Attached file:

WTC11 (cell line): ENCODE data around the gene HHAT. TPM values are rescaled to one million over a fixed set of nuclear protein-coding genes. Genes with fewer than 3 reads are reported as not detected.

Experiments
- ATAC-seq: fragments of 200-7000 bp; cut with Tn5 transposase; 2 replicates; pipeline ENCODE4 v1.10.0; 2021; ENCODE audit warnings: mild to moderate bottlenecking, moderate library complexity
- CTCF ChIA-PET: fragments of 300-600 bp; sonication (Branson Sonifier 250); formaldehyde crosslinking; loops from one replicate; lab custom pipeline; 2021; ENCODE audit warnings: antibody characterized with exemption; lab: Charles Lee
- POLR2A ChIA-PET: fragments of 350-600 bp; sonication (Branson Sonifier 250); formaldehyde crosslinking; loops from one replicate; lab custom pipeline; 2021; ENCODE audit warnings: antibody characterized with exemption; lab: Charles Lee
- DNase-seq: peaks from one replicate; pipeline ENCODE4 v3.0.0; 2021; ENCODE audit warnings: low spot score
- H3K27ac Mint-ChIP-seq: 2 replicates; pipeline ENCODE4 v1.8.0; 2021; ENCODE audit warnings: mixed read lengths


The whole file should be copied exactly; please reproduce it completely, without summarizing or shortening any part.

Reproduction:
WTC11 (cell line): ENCODE data around the gene HHAT. TPM values are rescaled to one million over a fixed set of nuclear protein-coding genes. Genes with fewer than 3 reads are reported as not detected.

Experiments
- ATAC-seq: fragments of 200-7000 bp; cut with Tn5 transposase; 2 replicates; pipeline ENCODE4 v1.10.0; 2021; ENCODE audit warnings: mild to moderate bottlenecking, moderate library complexity
- CTCF ChIA-PET: fragments of 300-600 bp; sonication (Branson Sonifier 250); formaldehyde crosslinking; loops from one replicate; lab custom pipeline; 2021; ENCODE audit warnings: antibody characterized with exemption; lab: Charles Lee
- POLR2A ChIA-PET: fragments of 350-600 bp; sonication (Branson Sonifier 250); formaldehyde crosslinking; loops from one replicate; lab custom pipeline; 2021; ENCODE audit warnings: antibody characterized with exemption; lab: Charles Lee
- DNase-seq: peaks from one replicate; pipeline ENCODE4 v3.0.0; 2021; ENCODE audit warnings: low spot score
- H3K27ac Mint-ChIP-seq: 2 replicates; pipeline ENCODE4 v1.8.0; 2021; ENCODE audit warnings: mixed read lengths